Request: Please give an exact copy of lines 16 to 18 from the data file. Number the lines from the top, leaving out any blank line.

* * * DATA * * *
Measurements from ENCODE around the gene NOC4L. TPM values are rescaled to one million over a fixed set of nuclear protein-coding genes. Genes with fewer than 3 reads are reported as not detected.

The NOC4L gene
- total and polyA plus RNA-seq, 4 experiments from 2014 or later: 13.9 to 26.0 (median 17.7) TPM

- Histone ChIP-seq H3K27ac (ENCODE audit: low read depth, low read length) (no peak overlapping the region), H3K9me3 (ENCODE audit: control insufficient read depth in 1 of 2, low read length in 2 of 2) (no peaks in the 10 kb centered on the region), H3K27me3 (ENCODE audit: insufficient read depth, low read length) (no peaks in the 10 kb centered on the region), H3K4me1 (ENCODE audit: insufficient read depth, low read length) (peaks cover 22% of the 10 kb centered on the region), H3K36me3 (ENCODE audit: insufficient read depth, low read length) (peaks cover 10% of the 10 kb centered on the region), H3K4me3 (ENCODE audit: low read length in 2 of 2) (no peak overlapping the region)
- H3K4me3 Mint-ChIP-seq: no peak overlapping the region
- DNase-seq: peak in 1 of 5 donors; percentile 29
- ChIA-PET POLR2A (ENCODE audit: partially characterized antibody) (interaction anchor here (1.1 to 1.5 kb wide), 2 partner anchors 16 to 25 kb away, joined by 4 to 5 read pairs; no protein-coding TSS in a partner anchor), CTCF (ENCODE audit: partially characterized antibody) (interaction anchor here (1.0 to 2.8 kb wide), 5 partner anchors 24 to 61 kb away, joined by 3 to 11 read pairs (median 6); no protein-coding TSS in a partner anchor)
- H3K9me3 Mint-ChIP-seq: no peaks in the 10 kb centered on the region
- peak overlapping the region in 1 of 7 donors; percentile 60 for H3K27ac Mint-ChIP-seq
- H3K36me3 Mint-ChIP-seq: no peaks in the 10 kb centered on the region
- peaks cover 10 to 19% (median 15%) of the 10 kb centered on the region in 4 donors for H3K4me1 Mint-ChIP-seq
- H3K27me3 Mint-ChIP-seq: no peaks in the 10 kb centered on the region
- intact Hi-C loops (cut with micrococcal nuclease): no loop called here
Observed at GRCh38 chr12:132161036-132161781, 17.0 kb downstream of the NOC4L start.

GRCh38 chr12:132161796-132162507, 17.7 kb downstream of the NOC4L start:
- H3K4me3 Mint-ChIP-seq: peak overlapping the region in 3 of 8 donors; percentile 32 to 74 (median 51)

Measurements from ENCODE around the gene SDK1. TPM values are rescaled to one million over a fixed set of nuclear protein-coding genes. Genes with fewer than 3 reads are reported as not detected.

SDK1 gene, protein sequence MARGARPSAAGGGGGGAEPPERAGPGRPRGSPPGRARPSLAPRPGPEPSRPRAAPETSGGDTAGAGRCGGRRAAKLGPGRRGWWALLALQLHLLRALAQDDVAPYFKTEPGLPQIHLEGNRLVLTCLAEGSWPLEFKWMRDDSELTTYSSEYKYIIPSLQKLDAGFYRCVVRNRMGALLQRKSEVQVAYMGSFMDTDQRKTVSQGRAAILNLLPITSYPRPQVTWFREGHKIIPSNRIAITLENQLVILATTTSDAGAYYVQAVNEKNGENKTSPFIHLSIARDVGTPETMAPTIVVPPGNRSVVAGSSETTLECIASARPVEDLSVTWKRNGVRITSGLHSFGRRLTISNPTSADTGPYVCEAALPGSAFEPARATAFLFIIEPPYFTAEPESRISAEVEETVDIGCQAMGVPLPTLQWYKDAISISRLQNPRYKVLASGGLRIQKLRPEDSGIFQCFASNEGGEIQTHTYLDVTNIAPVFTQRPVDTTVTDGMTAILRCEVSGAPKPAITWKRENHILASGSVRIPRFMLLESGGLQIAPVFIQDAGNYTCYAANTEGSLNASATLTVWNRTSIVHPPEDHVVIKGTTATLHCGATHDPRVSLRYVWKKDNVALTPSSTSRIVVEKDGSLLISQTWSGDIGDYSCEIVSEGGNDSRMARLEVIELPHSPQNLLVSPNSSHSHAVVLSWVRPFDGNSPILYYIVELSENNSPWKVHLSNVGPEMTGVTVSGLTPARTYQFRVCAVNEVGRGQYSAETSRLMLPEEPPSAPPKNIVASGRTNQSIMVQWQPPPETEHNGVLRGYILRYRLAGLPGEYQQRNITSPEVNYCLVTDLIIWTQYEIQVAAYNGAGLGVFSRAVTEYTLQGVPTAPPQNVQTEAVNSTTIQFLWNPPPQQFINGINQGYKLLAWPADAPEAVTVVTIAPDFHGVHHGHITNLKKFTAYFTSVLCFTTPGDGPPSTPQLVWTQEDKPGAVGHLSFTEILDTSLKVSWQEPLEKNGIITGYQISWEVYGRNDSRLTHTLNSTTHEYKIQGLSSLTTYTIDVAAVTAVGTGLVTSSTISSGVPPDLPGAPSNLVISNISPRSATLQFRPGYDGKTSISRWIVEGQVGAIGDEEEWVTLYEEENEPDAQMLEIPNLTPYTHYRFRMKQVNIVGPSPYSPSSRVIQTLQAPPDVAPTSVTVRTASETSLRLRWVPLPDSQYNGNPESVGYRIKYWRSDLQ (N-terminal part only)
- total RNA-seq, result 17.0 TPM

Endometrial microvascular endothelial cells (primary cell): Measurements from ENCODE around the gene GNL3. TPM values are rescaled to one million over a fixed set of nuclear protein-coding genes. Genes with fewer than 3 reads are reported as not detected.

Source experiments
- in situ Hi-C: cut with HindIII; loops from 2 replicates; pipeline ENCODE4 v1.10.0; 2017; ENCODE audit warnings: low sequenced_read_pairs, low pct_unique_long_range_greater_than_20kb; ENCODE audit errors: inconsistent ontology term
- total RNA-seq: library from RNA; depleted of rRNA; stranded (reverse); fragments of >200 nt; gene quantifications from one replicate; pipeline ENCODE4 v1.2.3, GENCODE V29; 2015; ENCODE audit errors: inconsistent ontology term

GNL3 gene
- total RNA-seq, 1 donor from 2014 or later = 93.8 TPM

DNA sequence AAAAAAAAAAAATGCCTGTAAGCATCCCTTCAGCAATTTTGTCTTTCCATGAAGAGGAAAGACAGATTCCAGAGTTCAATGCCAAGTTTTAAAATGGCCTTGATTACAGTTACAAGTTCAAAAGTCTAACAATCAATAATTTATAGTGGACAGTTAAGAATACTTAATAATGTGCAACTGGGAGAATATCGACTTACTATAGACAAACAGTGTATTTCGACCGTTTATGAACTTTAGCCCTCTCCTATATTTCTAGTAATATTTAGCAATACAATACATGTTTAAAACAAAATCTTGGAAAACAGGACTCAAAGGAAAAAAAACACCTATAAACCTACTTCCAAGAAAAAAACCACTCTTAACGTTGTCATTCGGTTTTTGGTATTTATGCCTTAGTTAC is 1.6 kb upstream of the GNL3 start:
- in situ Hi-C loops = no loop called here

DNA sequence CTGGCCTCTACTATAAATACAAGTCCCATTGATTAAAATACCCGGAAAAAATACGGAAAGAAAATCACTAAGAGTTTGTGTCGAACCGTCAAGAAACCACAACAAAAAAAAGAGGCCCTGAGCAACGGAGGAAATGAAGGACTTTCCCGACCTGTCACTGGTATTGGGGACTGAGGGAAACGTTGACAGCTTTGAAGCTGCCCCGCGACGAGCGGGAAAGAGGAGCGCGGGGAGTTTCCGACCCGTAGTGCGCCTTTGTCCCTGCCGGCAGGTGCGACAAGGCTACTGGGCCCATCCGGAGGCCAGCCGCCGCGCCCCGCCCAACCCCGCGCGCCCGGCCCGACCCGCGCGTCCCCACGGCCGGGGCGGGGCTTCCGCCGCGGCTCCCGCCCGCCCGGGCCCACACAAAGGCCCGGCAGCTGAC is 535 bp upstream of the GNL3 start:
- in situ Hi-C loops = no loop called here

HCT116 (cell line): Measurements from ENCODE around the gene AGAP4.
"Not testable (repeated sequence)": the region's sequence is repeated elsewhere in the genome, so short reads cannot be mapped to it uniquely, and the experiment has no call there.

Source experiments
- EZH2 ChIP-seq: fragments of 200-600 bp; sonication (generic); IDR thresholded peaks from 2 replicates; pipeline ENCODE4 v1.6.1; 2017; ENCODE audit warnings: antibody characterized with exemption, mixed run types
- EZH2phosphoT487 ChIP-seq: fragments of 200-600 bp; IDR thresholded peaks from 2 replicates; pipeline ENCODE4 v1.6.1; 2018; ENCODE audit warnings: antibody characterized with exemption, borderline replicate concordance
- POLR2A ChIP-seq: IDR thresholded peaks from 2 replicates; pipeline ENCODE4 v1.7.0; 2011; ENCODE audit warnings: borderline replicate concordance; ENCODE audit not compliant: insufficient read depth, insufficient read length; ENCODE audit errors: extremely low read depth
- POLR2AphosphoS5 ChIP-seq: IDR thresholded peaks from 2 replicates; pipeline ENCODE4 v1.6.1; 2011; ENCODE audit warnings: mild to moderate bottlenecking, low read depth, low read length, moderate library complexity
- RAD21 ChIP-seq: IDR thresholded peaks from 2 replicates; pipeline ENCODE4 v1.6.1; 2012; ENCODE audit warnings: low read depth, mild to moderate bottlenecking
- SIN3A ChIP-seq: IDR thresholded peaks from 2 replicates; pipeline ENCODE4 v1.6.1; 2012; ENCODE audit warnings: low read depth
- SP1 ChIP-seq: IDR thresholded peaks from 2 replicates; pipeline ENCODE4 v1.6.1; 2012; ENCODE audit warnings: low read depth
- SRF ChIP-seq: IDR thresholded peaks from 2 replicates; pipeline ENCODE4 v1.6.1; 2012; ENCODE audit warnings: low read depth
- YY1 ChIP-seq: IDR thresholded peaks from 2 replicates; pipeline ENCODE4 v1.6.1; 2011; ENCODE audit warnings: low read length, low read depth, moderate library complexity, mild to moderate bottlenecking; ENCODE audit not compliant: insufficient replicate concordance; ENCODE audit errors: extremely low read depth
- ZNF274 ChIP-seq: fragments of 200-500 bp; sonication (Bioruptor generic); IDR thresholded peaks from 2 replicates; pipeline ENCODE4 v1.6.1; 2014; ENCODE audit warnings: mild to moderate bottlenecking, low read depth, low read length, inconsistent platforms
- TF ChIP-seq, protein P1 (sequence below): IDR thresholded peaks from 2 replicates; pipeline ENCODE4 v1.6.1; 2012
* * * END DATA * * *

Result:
- H3K4me3 Mint-ChIP-seq: peak overlapping the region in 3 of 8 donors; percentile 32 to 74 (median 51)

Measurements from ENCODE around the gene SDK1. TPM values are rescaled to one million over a fixed set of nuclear protein-coding genes. Genes with fewer than 3 reads are reported as not detected.

SDK1 gene, protein sequence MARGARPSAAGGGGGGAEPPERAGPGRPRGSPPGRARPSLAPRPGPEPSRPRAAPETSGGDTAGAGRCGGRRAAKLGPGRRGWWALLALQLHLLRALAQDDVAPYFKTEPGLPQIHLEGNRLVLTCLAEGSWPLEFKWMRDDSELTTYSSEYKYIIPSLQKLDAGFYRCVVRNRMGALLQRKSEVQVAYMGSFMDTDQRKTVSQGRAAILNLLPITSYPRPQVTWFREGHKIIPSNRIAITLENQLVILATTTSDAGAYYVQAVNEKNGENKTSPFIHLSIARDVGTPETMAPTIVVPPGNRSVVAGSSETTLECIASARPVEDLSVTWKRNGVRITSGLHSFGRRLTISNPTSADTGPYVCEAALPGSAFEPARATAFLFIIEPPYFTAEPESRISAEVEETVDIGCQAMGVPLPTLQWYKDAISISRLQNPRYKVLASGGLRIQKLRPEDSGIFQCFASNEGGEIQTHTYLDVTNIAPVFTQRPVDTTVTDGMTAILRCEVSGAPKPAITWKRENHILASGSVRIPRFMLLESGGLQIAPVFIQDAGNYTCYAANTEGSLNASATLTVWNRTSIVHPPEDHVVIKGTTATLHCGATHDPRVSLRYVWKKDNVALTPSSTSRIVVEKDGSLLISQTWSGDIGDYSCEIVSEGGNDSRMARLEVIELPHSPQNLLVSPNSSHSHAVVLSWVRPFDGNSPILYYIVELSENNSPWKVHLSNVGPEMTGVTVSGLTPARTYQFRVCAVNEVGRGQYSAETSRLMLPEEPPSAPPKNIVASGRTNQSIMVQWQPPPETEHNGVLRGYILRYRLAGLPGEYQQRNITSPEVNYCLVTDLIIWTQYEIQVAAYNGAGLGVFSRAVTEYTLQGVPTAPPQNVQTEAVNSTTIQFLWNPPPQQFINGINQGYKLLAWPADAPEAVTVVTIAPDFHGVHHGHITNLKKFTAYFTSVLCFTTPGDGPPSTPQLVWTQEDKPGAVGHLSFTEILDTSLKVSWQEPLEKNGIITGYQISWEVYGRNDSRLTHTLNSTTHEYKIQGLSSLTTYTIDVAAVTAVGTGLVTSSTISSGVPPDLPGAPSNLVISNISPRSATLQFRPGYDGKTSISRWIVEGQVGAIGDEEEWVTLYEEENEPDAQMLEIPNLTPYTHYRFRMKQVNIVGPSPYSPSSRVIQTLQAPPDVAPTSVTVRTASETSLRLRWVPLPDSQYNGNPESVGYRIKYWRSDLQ (N-terminal part only)